Some tidbits after the Twins split two games against the Royals:
Paul Molitor has to be pleased that he got through two doubleheaders in four days while needing just seven relievers in the four games. He needed three for the two games against Colorado, then four on Sunday against the Royals. Adam Wilk being able to go 3.2 innings in relief of Phil Hughes in the first game was significant.
Tough break for Hughes if he, indeed is having problems with his shoulder again. But I wonder if he was having problems before Sunday that he brushed off as regular soreness? Only because he hasn't pitched well for three consecutive outings now. The Twins really don't have enough starting pitching inventory to deal with injuries. Aldalberto Mejia pitched fairly well on Sunday - there was some hard contact - and should get another chance. Kyle Gibson has to prove he's a changed man when he faces Baltimore on Monday. He can no longer be the nibbler. Boy, Ryan Vogelsong would have been way in the rotation now if he hadn't asked for his release during spring training.
Salvador Perez continued his assault on Target Field. He hit three homers in the two games to give him 13, second only to Jose Bautista's 14. Perez now is batting .360 at Target Field with 14 homers and 39 RBI in 52 games.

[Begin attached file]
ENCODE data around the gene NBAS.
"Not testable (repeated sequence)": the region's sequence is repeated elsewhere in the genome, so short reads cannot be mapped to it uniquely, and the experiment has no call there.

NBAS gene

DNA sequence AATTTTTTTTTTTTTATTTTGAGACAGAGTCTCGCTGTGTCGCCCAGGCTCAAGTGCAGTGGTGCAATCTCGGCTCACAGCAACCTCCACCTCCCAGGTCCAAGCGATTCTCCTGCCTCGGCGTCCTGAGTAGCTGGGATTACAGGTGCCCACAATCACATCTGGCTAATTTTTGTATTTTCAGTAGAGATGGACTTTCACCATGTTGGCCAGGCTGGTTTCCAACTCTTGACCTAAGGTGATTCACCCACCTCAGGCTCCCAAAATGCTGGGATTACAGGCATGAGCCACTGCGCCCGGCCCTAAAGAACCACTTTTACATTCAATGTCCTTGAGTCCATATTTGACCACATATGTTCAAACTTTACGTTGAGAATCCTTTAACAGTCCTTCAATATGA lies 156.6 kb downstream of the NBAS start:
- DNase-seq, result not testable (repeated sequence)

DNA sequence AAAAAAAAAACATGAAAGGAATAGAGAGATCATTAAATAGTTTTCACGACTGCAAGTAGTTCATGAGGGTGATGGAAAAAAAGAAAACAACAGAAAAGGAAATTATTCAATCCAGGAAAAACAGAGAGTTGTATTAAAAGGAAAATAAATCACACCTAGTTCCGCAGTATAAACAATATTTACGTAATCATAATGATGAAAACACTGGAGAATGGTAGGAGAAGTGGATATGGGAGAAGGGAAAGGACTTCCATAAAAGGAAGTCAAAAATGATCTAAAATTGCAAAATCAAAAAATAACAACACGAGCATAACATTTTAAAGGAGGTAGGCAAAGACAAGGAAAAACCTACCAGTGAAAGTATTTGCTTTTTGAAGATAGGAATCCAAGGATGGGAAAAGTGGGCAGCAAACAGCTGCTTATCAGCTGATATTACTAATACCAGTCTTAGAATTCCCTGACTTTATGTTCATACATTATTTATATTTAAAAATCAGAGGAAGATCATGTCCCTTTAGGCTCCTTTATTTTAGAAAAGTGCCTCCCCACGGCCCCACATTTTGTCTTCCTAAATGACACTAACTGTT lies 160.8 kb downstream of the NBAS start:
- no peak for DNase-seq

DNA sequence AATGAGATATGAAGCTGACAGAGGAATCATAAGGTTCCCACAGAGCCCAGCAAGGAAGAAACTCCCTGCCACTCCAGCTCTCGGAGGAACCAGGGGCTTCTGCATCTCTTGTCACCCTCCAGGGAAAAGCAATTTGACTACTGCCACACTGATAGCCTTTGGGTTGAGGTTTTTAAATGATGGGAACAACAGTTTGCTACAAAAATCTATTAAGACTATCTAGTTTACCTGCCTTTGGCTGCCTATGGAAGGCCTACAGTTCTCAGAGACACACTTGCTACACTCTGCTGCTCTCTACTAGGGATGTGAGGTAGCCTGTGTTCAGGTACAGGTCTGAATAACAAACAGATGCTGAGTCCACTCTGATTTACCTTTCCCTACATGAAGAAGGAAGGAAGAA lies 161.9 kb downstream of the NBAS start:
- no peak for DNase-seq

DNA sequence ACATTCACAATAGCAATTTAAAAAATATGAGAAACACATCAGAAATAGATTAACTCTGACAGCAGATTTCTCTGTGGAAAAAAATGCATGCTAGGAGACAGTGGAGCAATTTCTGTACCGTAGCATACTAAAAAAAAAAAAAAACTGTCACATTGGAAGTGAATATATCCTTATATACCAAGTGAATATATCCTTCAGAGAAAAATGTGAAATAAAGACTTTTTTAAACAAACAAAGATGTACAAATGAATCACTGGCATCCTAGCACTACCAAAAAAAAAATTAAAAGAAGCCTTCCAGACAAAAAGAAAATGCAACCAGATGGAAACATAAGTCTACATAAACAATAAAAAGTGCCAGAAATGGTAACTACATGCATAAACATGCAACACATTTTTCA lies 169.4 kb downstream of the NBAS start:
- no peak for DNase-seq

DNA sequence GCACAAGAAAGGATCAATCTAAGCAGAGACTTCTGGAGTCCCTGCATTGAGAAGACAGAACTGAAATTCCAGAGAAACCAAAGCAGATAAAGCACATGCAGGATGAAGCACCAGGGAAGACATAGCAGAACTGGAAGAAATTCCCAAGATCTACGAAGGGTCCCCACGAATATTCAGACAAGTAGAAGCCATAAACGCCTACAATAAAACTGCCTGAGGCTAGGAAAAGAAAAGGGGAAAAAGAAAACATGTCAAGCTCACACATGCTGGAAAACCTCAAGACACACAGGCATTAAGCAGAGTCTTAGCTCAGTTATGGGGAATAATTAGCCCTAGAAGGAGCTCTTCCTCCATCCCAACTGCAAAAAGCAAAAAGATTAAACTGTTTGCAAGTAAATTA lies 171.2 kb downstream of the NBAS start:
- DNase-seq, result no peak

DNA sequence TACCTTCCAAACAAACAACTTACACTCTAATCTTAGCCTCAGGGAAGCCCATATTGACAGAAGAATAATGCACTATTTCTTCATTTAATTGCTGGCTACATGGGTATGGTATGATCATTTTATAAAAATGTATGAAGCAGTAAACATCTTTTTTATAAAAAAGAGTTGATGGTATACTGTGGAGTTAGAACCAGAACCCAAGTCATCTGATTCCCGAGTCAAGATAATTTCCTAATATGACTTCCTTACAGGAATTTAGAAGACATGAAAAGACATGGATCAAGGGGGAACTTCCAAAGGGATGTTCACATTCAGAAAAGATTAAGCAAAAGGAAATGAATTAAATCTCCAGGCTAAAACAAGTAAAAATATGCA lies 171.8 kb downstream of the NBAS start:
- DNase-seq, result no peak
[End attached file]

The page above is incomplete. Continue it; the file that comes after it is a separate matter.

Some followers on Twitter went bonkers when Eduardo Escobar pinch hit for Kennys Vargas in the seventh inning of game one, but it was sound strategy. Lefthander Matt Strahm was on the mound, and Escobar was batting .344 against lefties in contrast to Vargas' .095 average. It looked bad in the ninth when Escobar had to face Kelvin Herrera with the game on the line and Molitor out of options.
Back to the hard contact against Mejia. Two hard hit balls were in the sixth. Eric Hosmer sent a liner that Max Kepler broke in perfectly on and made a sliding catch. Perez followed with a drive to right-center that made Kepler sprint back before making a leaping catch. "He made a great read on the ball he came in on and had good field presence as far as the ability to leap and make that catch at the wall," Molitor said.
Let me tell you about the pressbox today. The windows have been closed all week because the weather has been crappy. So every word bounces around there like it's a library. Sid Hartman stayed from the first pitch of game one to the last pitch of game two - and got louder as the evening went. During the seventh inning stretch of the second game, he started yelling at me that I was the, "Kiss of Death," and that the reason The Sports Show was canceled was because I joined and drove down the ratings. I don't know where Sid gets this stuff from. I really can't believe he lasted both games. The 96-year-old man is a tank.
(Editor's note: Sid is actually 97.)